SOLVED - The server committed a protocol violation. Section=ResponseHeader Detail=CR must be followed by LF

Having an issue with our service clients (.Net & ajax) after upgrading to 4.0.60 from 4.0.42 where the Expect 100 Continue request is throwing a HTTP 1.1 RFC error “The server committed a protocol violation. Section=ResponseHeader Detail=CR must be followed by LF”. Does anyone know what could be the cause with this? I tried to look at the history for CorsFeature but don’t see any changes there why the headers wouldn’t have a CrLf at the end.

I see many “fixes” for this out on StackOverflow and other sites suggesting on the client adding a web.config entry to ignore this, however this won’t work because need to fix this on the ServiceStack side (AppHost or some other change to avoid this) Any ideas are appreciated!

<system.net> 
    <settings> 
        <httpWebRequest useUnsafeHeaderParsing="true" /> 
    </settings> 
</system.net>

The only things we have special in our AppHost that would possibly be affect this are below. Basically it is some code that attempts to handle IE8/9 CORS issues, it was written some time ago and may have been already resolved in newer versions of SS.

// Add CORS support (includes CORS headers in all requests)
Plugins.Add(new CorsFeature(allowedHeaders: "Content-Type,Authorization"));

// always allow OPTIONS verb (for CORS).  Doing it here (RawHttpHandlers) eliminates the need to define "OPTIONS" as an allowable verb for every service.
HostContext.RawHttpHandlers.Add(request => request.HttpMethod == "OPTIONS" ? new CorsHandler() : null);

// remove markdown plugin (interferes with text/plain overrides we use for IE8/9)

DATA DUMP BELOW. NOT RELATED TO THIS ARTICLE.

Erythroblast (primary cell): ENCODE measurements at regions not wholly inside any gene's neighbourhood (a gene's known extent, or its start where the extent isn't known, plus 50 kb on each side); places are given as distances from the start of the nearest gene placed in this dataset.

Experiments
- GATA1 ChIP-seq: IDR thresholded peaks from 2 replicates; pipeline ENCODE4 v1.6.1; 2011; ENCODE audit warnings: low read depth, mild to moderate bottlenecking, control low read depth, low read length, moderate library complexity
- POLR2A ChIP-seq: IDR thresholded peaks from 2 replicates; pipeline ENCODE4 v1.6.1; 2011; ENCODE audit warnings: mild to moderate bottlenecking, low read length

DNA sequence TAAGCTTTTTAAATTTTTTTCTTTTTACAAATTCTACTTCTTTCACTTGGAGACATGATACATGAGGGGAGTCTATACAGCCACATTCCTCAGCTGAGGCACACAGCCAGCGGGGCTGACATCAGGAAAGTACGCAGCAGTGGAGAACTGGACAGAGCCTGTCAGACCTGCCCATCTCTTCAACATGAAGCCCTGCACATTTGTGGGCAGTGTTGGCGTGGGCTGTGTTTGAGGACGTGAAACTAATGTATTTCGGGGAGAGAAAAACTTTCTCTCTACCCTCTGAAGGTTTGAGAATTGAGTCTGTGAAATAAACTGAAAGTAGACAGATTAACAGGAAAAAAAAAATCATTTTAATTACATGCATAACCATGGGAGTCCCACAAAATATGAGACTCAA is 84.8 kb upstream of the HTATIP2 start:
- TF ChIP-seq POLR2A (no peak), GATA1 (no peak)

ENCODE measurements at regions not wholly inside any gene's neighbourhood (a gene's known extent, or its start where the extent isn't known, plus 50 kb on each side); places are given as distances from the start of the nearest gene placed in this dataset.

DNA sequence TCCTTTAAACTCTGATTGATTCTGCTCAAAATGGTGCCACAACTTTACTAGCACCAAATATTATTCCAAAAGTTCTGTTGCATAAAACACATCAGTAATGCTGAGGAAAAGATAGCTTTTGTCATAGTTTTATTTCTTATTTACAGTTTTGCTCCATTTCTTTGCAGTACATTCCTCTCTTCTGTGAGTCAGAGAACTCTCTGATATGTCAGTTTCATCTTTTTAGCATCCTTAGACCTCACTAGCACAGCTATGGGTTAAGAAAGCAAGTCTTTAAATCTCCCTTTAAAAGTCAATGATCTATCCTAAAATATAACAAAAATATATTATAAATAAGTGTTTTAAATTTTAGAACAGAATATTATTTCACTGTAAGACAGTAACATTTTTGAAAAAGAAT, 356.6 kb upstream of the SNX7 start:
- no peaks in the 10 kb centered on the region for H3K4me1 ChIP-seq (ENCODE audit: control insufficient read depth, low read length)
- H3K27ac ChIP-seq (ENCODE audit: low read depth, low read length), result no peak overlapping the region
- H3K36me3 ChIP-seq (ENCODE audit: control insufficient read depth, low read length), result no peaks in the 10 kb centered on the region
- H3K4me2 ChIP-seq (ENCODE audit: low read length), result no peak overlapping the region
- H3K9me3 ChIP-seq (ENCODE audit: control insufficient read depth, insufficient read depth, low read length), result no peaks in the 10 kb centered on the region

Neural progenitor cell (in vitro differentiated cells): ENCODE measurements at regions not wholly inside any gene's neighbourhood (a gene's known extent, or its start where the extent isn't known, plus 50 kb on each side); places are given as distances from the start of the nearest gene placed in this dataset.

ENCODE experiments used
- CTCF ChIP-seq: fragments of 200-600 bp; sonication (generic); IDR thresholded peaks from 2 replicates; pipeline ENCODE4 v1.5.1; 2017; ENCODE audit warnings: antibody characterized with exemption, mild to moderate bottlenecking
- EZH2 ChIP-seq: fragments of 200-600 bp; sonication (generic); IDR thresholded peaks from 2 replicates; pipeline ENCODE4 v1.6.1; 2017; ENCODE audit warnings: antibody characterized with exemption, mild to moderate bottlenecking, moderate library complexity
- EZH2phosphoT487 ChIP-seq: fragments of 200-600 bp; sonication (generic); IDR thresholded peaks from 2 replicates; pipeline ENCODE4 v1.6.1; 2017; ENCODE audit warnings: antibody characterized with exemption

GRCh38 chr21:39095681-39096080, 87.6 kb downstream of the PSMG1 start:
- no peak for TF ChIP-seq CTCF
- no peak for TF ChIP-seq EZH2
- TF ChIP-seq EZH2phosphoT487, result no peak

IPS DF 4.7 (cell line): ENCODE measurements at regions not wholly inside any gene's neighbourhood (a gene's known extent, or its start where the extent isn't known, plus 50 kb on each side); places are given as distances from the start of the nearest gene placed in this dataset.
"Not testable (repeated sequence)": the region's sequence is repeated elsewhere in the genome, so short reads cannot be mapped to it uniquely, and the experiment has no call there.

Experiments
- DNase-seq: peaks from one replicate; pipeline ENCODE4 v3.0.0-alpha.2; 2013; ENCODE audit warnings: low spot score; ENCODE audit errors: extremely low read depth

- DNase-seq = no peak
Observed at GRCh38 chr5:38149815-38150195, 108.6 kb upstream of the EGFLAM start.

Plugins.RemoveAll(x => x is MarkdownFormat);

// treat all plain text data as JSON (IE8/IE9 can only send plain text content-type)
this.PreRequestFilters.Add((request, response) =>
{
	var aspNetReq = ((ServiceStack.Host.AspNet.AspNetRequest)request);
	aspNetReq.HttpRequest.ContentType = aspNetReq.HttpRequest.ContentType.ToLower();

	if (string.IsNullOrWhiteSpace(request.Headers["content-type"]) ||
		request.Headers["content-type"].ToLower().Contains("text/plain"))
	{
		aspNetReq.HttpRequest.ContentType = MimeTypes.Json;
	}
});

Do you need all the code after CorsFeature? it already handles OPTIONS and if you want to change the Content Type you should set request.ResponseContentType not aspNetReq.HttpRequest.ContentType.

Can you show the raw HTTP Request and Response Headers that’s causing the protocol violation?

As you suggested I took the casting out to AspNetRequest, and just set content type on the IRequest now, but it is not fixing the error.

I finally was able to grab some packet captures from Wireshark and appears to be the Vary header is screwed up.

A little more background, we are seeing this on about 10-15% of requests with the same headers/body essentially executing like a load test, and this article was some help narrowing the issue down, but then saw this blog post about how a space character in the X-Powered-By header name could also cause it, so it makes sense that this Vary header is most likely the cause. If you can see in the value it says “a.p.i”, not sure if it has anything to do with it, but our site is hosted with a “https://api.acme.com” subdomain.